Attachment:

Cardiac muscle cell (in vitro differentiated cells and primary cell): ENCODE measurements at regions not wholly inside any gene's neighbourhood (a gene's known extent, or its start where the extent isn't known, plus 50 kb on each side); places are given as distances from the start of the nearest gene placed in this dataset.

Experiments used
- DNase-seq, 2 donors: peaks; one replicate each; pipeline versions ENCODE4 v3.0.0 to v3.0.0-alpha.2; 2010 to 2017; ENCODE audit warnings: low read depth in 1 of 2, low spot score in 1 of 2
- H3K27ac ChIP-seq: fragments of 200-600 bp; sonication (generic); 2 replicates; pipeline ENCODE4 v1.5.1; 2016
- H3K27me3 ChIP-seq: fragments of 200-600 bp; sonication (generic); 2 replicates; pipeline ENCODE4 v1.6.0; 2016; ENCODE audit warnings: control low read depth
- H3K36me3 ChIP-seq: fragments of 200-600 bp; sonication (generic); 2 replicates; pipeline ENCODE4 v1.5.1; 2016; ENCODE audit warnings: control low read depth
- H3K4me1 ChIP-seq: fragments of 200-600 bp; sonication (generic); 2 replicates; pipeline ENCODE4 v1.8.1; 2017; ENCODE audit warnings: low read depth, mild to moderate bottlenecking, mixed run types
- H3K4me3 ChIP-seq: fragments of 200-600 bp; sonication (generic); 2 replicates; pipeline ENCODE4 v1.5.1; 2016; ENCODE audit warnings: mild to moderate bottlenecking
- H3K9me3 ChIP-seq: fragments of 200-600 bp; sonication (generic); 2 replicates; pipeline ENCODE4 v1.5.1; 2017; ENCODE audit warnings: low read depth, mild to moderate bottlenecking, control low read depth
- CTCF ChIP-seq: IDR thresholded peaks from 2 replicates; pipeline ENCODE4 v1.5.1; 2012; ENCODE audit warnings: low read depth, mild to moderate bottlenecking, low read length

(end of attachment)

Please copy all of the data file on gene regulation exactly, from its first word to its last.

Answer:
Cardiac muscle cell (in vitro differentiated cells and primary cell): ENCODE measurements at regions not wholly inside any gene's neighbourhood (a gene's known extent, or its start where the extent isn't known, plus 50 kb on each side); places are given as distances from the start of the nearest gene placed in this dataset.

Experiments used
- DNase-seq, 2 donors: peaks; one replicate each; pipeline versions ENCODE4 v3.0.0 to v3.0.0-alpha.2; 2010 to 2017; ENCODE audit warnings: low read depth in 1 of 2, low spot score in 1 of 2
- H3K27ac ChIP-seq: fragments of 200-600 bp; sonication (generic); 2 replicates; pipeline ENCODE4 v1.5.1; 2016
- H3K27me3 ChIP-seq: fragments of 200-600 bp; sonication (generic); 2 replicates; pipeline ENCODE4 v1.6.0; 2016; ENCODE audit warnings: control low read depth
- H3K36me3 ChIP-seq: fragments of 200-600 bp; sonication (generic); 2 replicates; pipeline ENCODE4 v1.5.1; 2016; ENCODE audit warnings: control low read depth
- H3K4me1 ChIP-seq: fragments of 200-600 bp; sonication (generic); 2 replicates; pipeline ENCODE4 v1.8.1; 2017; ENCODE audit warnings: low read depth, mild to moderate bottlenecking, mixed run types
- H3K4me3 ChIP-seq: fragments of 200-600 bp; sonication (generic); 2 replicates; pipeline ENCODE4 v1.5.1; 2016; ENCODE audit warnings: mild to moderate bottlenecking
- H3K9me3 ChIP-seq: fragments of 200-600 bp; sonication (generic); 2 replicates; pipeline ENCODE4 v1.5.1; 2017; ENCODE audit warnings: low read depth, mild to moderate bottlenecking, control low read depth
- CTCF ChIP-seq: IDR thresholded peaks from 2 replicates; pipeline ENCODE4 v1.5.1; 2012; ENCODE audit warnings: low read depth, mild to moderate bottlenecking, low read length